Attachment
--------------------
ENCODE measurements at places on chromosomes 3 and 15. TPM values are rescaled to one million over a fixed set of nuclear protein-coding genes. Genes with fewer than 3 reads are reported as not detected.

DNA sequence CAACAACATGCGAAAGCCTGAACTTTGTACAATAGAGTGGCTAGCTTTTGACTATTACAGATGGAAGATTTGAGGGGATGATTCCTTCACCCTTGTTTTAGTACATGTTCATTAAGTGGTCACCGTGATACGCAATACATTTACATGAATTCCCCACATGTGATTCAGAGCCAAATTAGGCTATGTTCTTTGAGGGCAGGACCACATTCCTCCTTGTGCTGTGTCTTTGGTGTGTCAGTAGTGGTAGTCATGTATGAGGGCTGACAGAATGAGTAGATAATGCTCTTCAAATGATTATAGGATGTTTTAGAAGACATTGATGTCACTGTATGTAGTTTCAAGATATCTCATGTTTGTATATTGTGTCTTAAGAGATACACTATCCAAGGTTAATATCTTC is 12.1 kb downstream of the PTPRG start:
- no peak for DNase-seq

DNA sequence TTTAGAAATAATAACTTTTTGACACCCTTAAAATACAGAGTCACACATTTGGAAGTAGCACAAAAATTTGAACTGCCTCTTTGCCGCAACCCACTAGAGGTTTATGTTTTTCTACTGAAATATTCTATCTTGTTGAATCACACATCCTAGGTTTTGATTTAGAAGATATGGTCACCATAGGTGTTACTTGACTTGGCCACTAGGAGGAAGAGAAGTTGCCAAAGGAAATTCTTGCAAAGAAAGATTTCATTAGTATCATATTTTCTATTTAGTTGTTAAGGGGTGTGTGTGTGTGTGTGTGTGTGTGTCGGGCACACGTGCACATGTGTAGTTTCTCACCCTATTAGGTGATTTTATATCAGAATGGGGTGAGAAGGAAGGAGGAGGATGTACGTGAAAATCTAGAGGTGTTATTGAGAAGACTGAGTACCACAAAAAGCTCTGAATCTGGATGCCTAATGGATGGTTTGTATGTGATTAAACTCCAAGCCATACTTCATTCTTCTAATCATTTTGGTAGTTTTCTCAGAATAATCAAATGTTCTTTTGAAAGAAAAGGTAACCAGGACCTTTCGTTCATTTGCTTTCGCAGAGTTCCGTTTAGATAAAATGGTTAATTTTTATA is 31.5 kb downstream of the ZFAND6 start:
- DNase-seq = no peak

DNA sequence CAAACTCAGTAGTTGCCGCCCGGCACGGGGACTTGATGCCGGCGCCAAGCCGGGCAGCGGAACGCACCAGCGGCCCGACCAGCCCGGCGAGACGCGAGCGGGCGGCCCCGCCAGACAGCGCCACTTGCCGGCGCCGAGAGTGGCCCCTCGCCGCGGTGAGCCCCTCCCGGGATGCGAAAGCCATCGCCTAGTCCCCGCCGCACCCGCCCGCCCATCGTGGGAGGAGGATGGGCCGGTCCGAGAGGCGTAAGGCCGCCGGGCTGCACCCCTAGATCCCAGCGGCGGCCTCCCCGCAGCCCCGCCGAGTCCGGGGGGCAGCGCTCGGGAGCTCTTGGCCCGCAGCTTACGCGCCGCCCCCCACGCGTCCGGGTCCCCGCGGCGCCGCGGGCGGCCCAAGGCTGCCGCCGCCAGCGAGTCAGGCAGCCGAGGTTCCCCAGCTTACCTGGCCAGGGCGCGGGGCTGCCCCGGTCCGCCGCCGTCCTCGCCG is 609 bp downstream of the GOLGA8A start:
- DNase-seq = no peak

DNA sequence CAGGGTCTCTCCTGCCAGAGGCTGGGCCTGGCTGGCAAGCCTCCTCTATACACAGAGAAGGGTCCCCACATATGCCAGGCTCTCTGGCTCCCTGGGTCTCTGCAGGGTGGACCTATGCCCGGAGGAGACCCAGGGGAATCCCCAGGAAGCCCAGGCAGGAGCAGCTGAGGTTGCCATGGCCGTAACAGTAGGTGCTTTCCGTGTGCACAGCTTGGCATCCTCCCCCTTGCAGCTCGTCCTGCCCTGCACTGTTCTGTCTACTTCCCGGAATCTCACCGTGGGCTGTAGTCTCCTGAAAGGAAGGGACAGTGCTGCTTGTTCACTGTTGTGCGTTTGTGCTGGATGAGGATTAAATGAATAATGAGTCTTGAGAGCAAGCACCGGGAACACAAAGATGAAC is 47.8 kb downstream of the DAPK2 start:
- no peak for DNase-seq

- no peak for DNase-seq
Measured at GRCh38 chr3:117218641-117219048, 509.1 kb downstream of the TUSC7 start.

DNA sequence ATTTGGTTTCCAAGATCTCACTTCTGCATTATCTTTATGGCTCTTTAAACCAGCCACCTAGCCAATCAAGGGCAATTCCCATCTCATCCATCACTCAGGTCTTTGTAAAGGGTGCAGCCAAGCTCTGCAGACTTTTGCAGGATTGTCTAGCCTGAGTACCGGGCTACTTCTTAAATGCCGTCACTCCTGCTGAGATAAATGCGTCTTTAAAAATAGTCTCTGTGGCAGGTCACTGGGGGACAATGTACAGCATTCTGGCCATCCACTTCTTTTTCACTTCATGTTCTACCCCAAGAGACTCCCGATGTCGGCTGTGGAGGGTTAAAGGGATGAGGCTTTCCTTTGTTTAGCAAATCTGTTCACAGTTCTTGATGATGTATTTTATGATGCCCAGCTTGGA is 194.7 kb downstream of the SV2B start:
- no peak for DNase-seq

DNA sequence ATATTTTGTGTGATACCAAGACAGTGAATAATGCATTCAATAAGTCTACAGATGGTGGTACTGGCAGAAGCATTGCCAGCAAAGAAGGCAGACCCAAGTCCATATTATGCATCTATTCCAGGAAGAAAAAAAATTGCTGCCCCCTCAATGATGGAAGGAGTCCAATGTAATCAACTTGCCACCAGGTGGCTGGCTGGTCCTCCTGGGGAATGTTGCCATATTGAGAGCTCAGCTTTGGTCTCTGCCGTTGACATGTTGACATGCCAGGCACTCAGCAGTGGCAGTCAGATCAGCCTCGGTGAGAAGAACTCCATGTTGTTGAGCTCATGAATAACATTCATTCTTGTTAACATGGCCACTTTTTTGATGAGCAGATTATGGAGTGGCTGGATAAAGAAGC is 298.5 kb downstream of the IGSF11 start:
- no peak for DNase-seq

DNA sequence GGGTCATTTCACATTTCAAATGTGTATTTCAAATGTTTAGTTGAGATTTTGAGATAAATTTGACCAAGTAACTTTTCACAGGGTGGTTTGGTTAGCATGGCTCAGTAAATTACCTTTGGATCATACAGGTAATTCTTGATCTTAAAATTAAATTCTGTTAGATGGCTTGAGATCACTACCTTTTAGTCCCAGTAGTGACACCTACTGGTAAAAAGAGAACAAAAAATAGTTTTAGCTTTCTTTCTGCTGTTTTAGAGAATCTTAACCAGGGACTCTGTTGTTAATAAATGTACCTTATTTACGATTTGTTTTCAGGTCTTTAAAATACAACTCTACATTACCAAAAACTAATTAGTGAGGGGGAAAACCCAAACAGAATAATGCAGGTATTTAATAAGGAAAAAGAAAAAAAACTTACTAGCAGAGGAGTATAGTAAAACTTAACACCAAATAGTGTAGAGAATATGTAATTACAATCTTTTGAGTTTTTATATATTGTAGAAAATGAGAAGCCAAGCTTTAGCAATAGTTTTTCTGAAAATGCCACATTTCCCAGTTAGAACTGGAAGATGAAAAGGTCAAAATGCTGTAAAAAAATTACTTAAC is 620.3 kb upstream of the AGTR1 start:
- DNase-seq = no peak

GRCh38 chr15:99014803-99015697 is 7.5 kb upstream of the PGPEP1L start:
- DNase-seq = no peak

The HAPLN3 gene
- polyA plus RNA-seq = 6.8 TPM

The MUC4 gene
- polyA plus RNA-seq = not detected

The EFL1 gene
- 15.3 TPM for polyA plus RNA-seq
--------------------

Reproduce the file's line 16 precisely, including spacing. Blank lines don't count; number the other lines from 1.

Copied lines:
DNA sequence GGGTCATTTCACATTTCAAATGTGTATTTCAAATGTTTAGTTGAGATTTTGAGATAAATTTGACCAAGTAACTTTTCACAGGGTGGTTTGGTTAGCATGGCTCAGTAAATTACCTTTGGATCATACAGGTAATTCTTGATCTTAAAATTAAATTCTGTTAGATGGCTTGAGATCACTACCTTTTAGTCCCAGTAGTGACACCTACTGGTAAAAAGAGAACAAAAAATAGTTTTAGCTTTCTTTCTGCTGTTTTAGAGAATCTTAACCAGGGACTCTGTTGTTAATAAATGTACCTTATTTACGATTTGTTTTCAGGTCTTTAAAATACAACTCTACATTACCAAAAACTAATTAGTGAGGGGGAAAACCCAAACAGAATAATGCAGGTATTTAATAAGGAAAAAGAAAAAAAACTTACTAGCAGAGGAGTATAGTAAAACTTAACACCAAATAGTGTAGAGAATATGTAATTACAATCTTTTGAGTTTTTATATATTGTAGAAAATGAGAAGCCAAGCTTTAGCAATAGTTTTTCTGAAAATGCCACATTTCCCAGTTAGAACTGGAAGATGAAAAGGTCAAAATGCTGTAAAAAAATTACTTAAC is 620.3 kb upstream of the AGTR1 start: